2020-2021,  blog


Looking back with Mae Smith

This was a big year for our friends at the Paprika Festival, our company-in-residence. Not only was #Paprika20 their largest program to date, they also announced new executive leadership team, Julia Dickson (General Manager) and Keshia Palm (Artistic Producer). The two-week festival welcomed over 500 audience members digitally, forging a path for the future of performance by embracing digital platforms. Theatre Passe Muraille is a proud festival partner of #Paprika20.

We asked Mae Smith, who was part of this year’s Paprika Festival Design Lab, to talk about her #Paprika20 experience. 

Mae is a white-looking woman in her 20s with curly, short brown hair. She is wearing a black shirt and smiling up at the camera

Mae Smith is an Associate Editor and Social Media Manager for Intermission Magazine. She is a theatre artist focusing primarily on lighting design, theatre criticism, props making, and working backstage. Outside of theatre, she is a writer, editor, crafter, and a Pisces. Mae’s writing has been featured in Critical Stages, alt.theatre magazine, and DARTcritics. In addition to her work at Intermission, Mae is studying Creative Writing at the University of Toronto and was a member of #Paprika20’s Design Lab.

As I get closer and closer to the day I might set foot in a theatre again, I’m so grateful I never fully put theatre down during this ongoing pandemic.

I’m so grateful I didn’t wait fifteen months to collaborate on a show. I’m grateful I didn’t wait to meet a bunch of new theatre artists eager to create new work. I’m so grateful I got to be in Paprika’s 2021 Design Lab.

In planning, the Paprika Festival was to be remote to start and then by the summer we’d be able to perform in person to some capacity. Perhaps, we’d even get to do a workshop in a theatre where my mentors (much love to Steph Raposo and Miquelon Rodriguez) could have me and my cohort, Renee Wong, hang and focus lights together. As anyone who saw this year’s Festival – or anyone in Ontario – can tell you, that didn’t happen. 

Mae's team is on a zoom call, everyone looking so happy and excited

I won’t lie and say that working remotely and using Zoom completely fills the gap when it comes to making theatre. I was drawn to theatre because of the hands-on approach. I love running backstage to hand off a prop, trying to wipe Styrofoam beads off your pants only for them to stick to your hands, and the gasp everyone in the booth makes when you hit a cue way too early. However, I’ve learned that nothing can get in the way of the enthusiasm and creativity of artists that just want to make stuff together. I felt everyone, like me, had this hunger to collaborate and soak up as many ideas as possible.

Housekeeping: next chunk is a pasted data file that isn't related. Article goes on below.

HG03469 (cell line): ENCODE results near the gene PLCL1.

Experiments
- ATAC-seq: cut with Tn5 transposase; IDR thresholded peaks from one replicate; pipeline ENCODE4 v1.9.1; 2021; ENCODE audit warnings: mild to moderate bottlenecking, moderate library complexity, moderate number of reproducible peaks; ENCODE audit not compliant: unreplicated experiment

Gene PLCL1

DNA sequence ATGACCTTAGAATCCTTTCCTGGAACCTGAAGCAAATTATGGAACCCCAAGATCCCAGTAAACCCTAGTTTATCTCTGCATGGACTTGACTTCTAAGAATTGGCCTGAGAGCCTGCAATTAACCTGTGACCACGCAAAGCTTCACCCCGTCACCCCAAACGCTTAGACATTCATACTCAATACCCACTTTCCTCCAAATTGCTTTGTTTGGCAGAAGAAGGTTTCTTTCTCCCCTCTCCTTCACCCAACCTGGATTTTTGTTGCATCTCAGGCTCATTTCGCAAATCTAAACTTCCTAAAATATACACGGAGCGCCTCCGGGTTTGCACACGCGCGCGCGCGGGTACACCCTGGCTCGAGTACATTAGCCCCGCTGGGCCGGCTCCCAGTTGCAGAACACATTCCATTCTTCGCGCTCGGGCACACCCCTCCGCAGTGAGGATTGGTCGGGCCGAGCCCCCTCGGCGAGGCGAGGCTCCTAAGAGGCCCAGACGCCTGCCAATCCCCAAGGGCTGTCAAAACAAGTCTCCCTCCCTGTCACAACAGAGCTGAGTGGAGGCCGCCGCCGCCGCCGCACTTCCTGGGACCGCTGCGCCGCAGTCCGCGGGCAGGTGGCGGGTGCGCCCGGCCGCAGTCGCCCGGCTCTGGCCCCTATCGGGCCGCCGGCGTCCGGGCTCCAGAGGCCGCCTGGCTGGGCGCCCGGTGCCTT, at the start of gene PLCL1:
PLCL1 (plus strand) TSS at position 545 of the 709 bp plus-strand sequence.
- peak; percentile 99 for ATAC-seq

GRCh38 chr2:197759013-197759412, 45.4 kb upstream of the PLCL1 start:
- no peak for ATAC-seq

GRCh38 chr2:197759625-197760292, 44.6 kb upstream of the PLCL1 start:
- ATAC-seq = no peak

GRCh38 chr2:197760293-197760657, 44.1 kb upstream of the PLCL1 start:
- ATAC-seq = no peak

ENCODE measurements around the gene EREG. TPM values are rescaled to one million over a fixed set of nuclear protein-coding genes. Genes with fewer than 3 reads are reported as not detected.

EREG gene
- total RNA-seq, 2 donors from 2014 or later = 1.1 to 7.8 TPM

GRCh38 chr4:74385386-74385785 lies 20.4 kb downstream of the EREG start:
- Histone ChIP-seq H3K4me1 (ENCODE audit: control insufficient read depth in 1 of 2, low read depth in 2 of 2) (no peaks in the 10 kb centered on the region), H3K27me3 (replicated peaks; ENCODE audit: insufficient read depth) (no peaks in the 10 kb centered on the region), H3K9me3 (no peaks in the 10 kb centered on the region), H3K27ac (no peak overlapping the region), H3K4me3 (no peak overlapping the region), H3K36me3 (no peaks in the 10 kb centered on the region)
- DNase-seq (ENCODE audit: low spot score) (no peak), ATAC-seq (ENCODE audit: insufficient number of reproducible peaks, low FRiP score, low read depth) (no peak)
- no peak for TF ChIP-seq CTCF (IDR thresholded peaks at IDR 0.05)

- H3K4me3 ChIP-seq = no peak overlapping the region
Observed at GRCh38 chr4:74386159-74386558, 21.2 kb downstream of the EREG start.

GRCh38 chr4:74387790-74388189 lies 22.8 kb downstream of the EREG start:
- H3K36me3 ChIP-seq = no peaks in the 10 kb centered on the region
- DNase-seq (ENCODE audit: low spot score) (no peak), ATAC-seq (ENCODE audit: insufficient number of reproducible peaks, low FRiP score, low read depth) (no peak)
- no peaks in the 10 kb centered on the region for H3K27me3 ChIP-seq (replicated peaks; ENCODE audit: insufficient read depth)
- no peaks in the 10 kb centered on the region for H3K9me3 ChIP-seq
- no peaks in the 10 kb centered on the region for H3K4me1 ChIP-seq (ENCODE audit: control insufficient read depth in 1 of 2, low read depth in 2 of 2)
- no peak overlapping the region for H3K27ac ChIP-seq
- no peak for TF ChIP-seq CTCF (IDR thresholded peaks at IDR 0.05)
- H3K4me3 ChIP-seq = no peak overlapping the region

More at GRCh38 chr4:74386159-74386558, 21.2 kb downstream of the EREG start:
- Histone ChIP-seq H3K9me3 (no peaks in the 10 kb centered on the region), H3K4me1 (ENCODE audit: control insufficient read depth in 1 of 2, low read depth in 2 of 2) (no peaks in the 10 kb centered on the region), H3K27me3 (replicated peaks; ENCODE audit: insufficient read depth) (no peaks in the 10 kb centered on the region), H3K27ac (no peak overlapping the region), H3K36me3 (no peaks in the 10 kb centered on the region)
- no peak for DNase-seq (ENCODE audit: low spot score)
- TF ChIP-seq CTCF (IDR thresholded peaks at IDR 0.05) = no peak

From the moment I entered the first online workshop, I didn’t care how rough my internet connection was or how many times I’d try to talk while on mute, we were going to make something, and I was excited.

I worked on Letters to my Grandma by Anusree Roy which is Director Lab participant Malika Daya’s project. I was the lighting designer and the sound designer which marked my first time designing lights for a digital show and my first time designing sound for any kind of show. Whenever a participant spoke about their work or ideas, it was magnetic. When Malika spoke about her vision for Letters to my Grandma it elicited what I can only imagine is the same feeling that compels people to stand up during church services.

With such a strong vision, though, I worried I wouldn’t be able live up to it. Every time I tried to remotely control the actor’s smart light bulb, I felt like I was using a computer for the very first time. For most of the rehearsal process, the technical requirement to play my sound files through Zoom made it so I couldn’t hear what was being played. We went weeks with a comically loud phone dialing sound and no one told me!

After weeks of patience and many tutorials from Angela Mae Bago, our stage manager, I programmed the lights, adjusted the volume, and we shared our work with an audience. It was an open rehearsal so I wasn’t expecting it to feel much different than any other evening where we ran the show but I started to cry when we started letting people into the meeting. I watched the participant list grow and I imagined each name filing into a bright red seat and flipping through their program.

When the show finished, I watched each name disappear before logging off like waiting for the house to empty before sweeping the stage.

But it didn’t feel like closing night.

Although the 2021 Paprika Festival is technically closed, it doesn’t feel over. I know I’m not done collaborating with the other artists. I know I’ve met mentors who will continue supporting me. And I’m forever grateful.

The Paprika festival poster, which is drawn in a cyber graphic art, against a faint screenshot of the Paprika Festival website is collaged against a pink background. It has large text #Paprika20 on top.

Paprika Festival is a youth-led professional performing arts organization, who runs year round professional training and mentorship programs that culminate in a performing arts festival of new work by young artists.

Learn about Paprika Festival at www.paprikafestival.com